The prone position results in smaller ventilation defects during bronchoconstriction in asthma

R. Scott Harris, Tilo Winkler, Guido Musch, Marcos F.Vidal Melo, Tobias Schroeder, Nora Tgavalekos, José G. Venegas

Research output: Contribution to journalArticlepeer-review

23 Scopus citations

Abstract

The effect of body posture on regional ventilation during bronchoconstriction is unknown. In five subjects with asthma, we measured spirometry, low-frequency (0.15-Hz) lung elastance, and resistance and regional ventilation by intravenous 13NN-saline positron emission tomography before and after nebulized methacholine. The subjects were imaged prone on 1 day and supine on another, but on both days the methacholine was delivered while prone. From the residual 13NN after washout, ventilation defective areas were defined, and their location, volume, ventilation, and fractional gas content relative to the rest of the lung were calculated. Independent of posture, all subjects developed ventilation defective areas. Although ventilation within these areas was similarly reduced in both postures, their volume was smaller in prone than supine (25 vs. 41%, P < 0.05). The geometric center of the ventilation defective areas was gravitationally dependent relative to that of the lung in both postures. Mean lung fractional gas content was greater in the prone position before methacholine and did not increase as much as in the supine position after methacholine. In the prone position at baseline, areas that became ventilation defects had lower gas content than the rest of the lung. In both positions at baseline, there was a gradient of gas content in the vertical direction. In asthma, the size and location of ventilation defects is affected by body position and likely affected by small differences in lung expansion during bronchoconstriction.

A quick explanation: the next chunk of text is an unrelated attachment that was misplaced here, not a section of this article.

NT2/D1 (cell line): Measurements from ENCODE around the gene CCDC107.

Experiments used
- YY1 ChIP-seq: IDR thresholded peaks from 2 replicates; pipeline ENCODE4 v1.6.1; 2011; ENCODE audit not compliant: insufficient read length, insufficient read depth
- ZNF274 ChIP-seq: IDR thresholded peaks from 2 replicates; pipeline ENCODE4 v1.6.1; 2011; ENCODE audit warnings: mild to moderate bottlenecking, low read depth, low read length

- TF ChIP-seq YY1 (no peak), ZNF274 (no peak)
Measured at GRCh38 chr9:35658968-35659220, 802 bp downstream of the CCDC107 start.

Original languageEnglish
Pages (from-to)266-274
Number of pages9
JournalJournal of Applied Physiology
Volume107
Issue number1
DOIs
StatePublished - Jul 2009
Externally publishedYes

Keywords

  • Emission-computed tomography
  • Nitrogen isotopes
  • Pulmonary gas exchange
  • Ventilation-perfusion ratio

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